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As you’ve likely heard me say before, its true: cool cars are where you find them, often right under your nose. Check out this crazy trio of vintage Oldsmobiles (remember that brand? Opposite of what the TV commercial jingle said, These Are Your Father’s Oldsmobiles (or maybe your Grandfather’s.) No matter, they’re old, they’re cool, and I in fact found them right under my nose (or really about two miles away from where I live in Ventura County, California).
The property is a semi dumpy, wood clad bungalow rental house on a large corner lot — half to three-quarters of an acre. Doesn’t appear to be a shop or business of any kind, just an enthusiast that has room to park his beloved project cars outside, right in front of the house. There’s lots of room in back, so in my head, I can see a cool, vintagy looking metal shop/garage complex going up here, as the perfect place to keep and crank on these cars.
They are, from left, a 1947 Oldsmobile two-door sedan; an historically worthwhile 1949 Rocket 88 sedan ’49 being the first year for Olds’ new 135 horse Rocket OHV V-8); and at right a 1955 Super88 hardtop — now with — hold on — 202 HP! The ’47 was nothing particularly special, as most immediate post WWII models were really little more that warmed over pre-war models, yet demand was so high that carmakers, once they got the word from the government that the war was officially over and they could go back to producing cars again, the ’40-42 models were dusted off, freshened a bit, and back in production it was. Most carmakers’ all-new designs came along in 1948-49-50.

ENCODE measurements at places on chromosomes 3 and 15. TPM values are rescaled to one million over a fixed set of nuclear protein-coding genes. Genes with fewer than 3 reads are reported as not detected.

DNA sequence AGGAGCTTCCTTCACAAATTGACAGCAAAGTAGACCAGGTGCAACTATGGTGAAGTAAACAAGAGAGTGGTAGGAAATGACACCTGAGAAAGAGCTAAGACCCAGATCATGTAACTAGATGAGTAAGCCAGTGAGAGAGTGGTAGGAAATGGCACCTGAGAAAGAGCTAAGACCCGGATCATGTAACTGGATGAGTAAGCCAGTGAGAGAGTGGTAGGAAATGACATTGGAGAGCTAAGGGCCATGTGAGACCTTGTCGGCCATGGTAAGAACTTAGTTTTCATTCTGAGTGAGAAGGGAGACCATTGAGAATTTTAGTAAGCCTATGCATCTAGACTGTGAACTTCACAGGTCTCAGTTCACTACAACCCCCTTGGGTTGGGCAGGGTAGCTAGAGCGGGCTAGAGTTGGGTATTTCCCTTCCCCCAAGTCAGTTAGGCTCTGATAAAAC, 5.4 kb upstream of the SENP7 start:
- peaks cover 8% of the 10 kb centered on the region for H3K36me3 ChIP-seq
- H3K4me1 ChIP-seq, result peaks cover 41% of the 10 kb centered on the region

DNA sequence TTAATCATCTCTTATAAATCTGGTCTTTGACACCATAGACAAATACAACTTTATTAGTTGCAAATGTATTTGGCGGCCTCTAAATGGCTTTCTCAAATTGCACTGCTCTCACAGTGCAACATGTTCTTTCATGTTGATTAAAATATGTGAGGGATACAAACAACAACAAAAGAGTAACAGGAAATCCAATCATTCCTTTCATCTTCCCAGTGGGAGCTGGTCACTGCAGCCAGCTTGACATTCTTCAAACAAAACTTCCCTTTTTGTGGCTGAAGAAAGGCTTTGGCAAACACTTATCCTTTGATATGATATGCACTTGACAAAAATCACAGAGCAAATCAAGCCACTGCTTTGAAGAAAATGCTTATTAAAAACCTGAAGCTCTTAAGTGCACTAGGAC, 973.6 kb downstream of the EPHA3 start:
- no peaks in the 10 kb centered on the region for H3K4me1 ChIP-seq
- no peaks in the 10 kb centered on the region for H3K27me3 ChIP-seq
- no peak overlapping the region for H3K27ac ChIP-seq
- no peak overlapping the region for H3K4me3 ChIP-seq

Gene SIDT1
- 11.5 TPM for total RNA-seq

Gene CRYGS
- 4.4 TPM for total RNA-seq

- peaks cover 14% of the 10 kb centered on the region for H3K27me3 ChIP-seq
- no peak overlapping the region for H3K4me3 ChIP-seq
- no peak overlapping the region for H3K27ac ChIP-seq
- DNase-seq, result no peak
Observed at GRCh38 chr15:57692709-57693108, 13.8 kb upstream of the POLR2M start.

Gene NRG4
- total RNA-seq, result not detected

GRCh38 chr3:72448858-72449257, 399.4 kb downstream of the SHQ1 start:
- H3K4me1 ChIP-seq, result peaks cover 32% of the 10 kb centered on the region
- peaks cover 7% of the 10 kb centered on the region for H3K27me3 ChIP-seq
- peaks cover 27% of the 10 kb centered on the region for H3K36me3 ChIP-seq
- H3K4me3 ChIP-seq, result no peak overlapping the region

Off these three cars, I personally find the ’55 the most compelling, as its cool, sporty, a hardtop coupe, and a V-8. It’s the one I’d want the most and would happily restore it to 100% original spec, and drive it anywhere anytime, with all the windows down, and left arm dragging out the window. Or it would make a killer 50s style custom. Next up would be the ’49, if for no other reason that it was the first year for the new Olds OHV V-8, and being a large comfy sedan, would be a great family classic.
The ’47 might technically be the least valuable or desirable to most, but it is a 2-door bodystyle, and I’d restomod it to original looking condition, paint and interior, yet update the powertrain to a later Olds 4-4-2 big-block V-8 with fuel injection and an automatic — talk about a road animal.
What be your plans for this Olds trio?